I cant grow rhodys!!

hobbitmomSeptember 7, 2006

I live in the PNW, in a neighborhood that has an abundance of beautiful rhodys, but for some reason, they die on me. Ive tried about eight times, and followed all the rules, they would seem to have a textbook environment to thrive, but.. sadly, time and time again they slowly die. They die leaf by leaf. The individual leaf will droop and turn yellow, then brown, then fall. This is scattered throughout, not in a given area, but the result is the same over time, not good. I pamper the daylights out of them, I have also given them some Bayer all in one, in case it is a fungus. My current sick rhody is called "unique" but in my experience, it certainly is NOT. Anybody know whats going on here?? Other plants do fine. Thanks.

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morz8(Washington Coast Z8b)

Too much pampering maybe?

You may feel you are following all the rules, but rhodys are fool proof enough here you must be missing one. So, basic requirements - don't plant too deeply, keep root ball at the same level or slightly higher than growing in the nursery pot. Loosen the rootball at installation time so the roots can reach out into the surrounding soil. Don't plant in an area of really bad drainage. Keep soil moist but not soggy, particularly the first year and if it's been a dry year like this one...mulch the root zone to conserve that moisture and cool roots.

Some leaf drop of the oldest, innermost leaves is normal. Skip the Bayer, or any other form of intervention, unless you have a specific symptom you are addressing....that includes fertilizer as these shrubs have low nutritional requirements compared to most.

You say these do great in your neighborhood but badly for you - could you be a little more specific about your site, soil type, time of year you've planted, planting steps you've taken? Once in the ground correctly, these are almost no care landscape shrubs (exceptions watering, deadheading) - There has to be an easy way to fix this :)

    Bookmark   September 7, 2006 at 3:47PM
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thank you for your responce,but I cant think of a single reason for my troubles. I follow the rules to a tee. For fear of drainage problems, I plant them in a raised bed made with good quality stuff, organic, on the light side. And I have thought that if it were a drainage problem, it wouldnt effect the leaves in such a scattered manner. maybe. I have not found any notched leaves, or anything like bugs. I used the Bayer as an experiment. (didnt help) This whole thing is quite annoying. Thanks again.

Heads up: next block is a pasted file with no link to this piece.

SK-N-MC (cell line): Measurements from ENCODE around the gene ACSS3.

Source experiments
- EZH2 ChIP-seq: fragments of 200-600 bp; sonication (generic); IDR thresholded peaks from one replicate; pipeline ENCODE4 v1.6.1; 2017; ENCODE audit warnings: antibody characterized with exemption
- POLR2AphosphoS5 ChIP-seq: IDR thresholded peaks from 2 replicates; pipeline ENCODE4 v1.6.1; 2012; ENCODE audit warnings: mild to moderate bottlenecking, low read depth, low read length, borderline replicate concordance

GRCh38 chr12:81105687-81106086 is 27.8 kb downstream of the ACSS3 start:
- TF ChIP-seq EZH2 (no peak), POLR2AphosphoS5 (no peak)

Bookmark   September 7, 2006 at 11:48PM
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rhodyman(SE PA, USDA Z6)

Yellowing and dropping of leaves is normal toward the end of the second summer on the small-leaved lepidote rhododendrons. These should have dense enough habit that this doesn't matter. The larger-leaved elepidote rhododendrons keep their leaves for 3 or 4 seasons. Like all evergreen plants, rhododendrons and azaleas periodically lose some of their foliage, and the leaves may turn yellow, red, or purple before they fall. Often the only leaves that remain are those that surround the flower buds at the tips of the branches. This characteristic is linked to the genetics of the parents used to breed garden rhododendrons and azaleas. The degree of leaf coloration or loss is a function of parentage and not the severity of the winter. In unusually cold winters, certain varieties may lose more leaves than they would in mild winters.

When all the leaves do this, it is signs of a problem.

1) The most common problem is too much water. They should not be watered until they show some signs of water stress such as some drooping of the leaves.

2) Another problem is when the roots get too hot from exposure to summer sun. This is avoided by having some shade and using a good mulch to keep the roots cool.

3) An third problem is root strangulation. This is best prevented by proper root pruning when planting. If the plant is not too far gone, it might be rescued by digging and removing the soil. Then cutting any circling roots that may be strangling other roots. The roots need to be opened up. On larger plants, some of the top must be removed to compensate for the weak state of the roots. Any time the roots are exposed, they must be kept moistened. Roots that dry out will die.

4) A 4th problem is drought. It may have simply dried out. If you plant rhododendrons or azaleas in late spring, it is very important to give them some extra water while they are growing new roots. Never let the soil completely dry out' it's best to keep the soil evenly moist. Too much water or poorly drained soil might be another explanation of rhododendron or azalea death. Rhododendrons and azaleas have very fine, fibrous roots that are easily damaged by waterlogging, even for short periods of time.